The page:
eQual: Informing Early Design Decisions
by Arman Shahbazian, Suhrid Karthik, Yuriy Brun, Nenad Medvidovic
Abstract:

When designing a software system, architects make a series of design decisions that directly impact the system's quality. The number of available design alternatives grows rapidly with system size, creating an enormous space of intertwined design concerns that renders manual exploration impractical. We present eQual, a model-driven technique for simulation-based assessment of architectural designs. While it is impossible to guarantee optimal decisions so early in the design process, eQual improves decision quality. eQual is effective in practice because it (1) limits the amount of information the architects have to provide and (2) adapts optimization algorithms to effectively explore massive spaces of design alternatives. A user study shows that, compared to the prior state of the art, engineers using eQual produce statistically significantly higher-quality designs with a large effect size, are statistically significantly more confident in their designs, and find eQual easier to use.

Citation:
Arman Shahbazian, Suhrid Karthik, Yuriy Brun, and Nenad Medvidovic, eQual: Informing Early Design Decisions, in Proceedings of the The 27th ACM Joint European Software Engineering Conference and Symposium on the Foundations of Software Engineering (ESEC/FSE), 2020.
Bibtex:
@inproceedings{Shahbazian20fse,
  author = {Arman Shahbazian and Suhrid Karthik and Yuriy Brun and Nenad Medvidovic},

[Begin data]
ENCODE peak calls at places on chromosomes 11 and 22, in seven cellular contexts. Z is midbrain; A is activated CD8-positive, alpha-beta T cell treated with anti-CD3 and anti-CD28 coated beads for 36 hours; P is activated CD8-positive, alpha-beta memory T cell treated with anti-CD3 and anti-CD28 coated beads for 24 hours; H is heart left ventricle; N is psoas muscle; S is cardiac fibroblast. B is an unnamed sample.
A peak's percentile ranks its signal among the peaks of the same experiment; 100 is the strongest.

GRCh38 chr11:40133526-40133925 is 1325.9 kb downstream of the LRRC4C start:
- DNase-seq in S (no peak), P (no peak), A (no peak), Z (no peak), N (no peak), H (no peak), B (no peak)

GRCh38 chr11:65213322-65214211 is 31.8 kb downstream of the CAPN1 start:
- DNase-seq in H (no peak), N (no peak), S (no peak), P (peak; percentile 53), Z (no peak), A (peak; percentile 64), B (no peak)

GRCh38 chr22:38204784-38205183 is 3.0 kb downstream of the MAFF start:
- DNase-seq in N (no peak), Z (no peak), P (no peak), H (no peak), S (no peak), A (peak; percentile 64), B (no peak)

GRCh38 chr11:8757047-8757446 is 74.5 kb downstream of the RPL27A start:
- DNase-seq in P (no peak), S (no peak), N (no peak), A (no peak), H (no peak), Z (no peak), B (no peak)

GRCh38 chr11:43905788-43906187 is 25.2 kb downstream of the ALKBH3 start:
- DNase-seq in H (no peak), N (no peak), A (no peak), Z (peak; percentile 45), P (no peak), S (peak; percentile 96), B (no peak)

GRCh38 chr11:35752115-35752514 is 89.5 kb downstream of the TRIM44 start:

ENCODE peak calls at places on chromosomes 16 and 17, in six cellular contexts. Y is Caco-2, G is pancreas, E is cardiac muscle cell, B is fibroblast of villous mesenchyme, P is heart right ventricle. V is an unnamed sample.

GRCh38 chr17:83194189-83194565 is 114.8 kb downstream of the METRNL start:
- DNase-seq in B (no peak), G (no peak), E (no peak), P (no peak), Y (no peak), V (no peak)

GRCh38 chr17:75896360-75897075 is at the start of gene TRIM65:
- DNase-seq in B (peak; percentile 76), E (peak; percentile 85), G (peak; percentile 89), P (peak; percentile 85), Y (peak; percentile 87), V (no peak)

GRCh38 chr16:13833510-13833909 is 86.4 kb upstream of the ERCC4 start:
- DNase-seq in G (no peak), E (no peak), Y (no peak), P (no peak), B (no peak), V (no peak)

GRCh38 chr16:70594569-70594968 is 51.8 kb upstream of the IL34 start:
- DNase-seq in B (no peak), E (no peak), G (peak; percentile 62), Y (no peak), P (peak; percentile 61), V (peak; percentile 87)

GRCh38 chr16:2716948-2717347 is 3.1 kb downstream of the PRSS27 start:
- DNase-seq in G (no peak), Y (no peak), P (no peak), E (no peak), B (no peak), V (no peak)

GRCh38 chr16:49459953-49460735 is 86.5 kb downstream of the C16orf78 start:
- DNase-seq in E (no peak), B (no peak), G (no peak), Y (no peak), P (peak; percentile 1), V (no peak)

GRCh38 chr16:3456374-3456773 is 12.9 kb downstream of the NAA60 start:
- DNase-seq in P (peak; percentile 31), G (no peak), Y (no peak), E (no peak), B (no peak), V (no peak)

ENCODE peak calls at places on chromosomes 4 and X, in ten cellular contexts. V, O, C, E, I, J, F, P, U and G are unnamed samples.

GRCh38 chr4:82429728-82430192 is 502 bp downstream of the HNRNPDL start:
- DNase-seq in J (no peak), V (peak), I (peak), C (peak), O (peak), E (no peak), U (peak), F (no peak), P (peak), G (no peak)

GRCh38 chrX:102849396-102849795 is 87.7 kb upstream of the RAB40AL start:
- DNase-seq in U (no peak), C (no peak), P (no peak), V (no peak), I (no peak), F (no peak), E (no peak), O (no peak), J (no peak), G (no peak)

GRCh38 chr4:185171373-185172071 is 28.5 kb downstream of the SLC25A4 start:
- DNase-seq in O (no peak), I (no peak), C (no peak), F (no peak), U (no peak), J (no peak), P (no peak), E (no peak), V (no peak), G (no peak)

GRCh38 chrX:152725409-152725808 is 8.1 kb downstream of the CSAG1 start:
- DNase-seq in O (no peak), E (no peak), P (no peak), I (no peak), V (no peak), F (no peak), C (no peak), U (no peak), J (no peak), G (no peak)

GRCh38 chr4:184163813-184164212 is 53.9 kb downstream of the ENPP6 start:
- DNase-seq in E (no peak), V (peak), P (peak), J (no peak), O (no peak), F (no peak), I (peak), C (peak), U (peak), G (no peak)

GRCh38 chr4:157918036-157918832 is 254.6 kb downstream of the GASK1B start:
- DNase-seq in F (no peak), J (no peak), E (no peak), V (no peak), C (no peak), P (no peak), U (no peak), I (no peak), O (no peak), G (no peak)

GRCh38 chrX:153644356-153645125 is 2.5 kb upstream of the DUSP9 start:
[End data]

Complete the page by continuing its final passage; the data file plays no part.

title = {\href{http://people.cs.umass.edu/brun/pubs/pubs/Shahbazian20fse.pdf}{eQual: Informing Early Design Decisions}},
  booktitle = {Proceedings of the The 27th ACM Joint European Software
  Engineering Conference and Symposium on the Foundations of Software
  Engineering (ESEC/FSE)},
  venue = {ESEC/FSE},
  month = {November},
  year = {2020},
  date = {11--13},
  address = {Sacramento, CA, USA},

  accept = {$\frac{101}{360} \approx 28\%$},

  abstract = {<p>When designing a software system, architects make a series
  of design decisions that directly impact the system's quality. The number
  of available design alternatives grows rapidly with system size, creating
  an enormous space of intertwined design concerns that renders manual
  exploration impractical. We present eQual, a model-driven technique for
  simulation-based assessment of architectural designs. While it is
  impossible to guarantee optimal decisions so early in the design process,
  eQual improves decision quality. eQual is effective in practice because it
  (1) limits the amount of information the architects have to provide and 
  (2) adapts optimization algorithms to effectively explore massive spaces of
  design alternatives. A user study shows that, compared to the prior state
  of the art, engineers using eQual produce statistically significantly
  higher-quality designs with a large effect size, are statistically
  significantly more confident in their designs, and find eQual easier to use.</p>},

}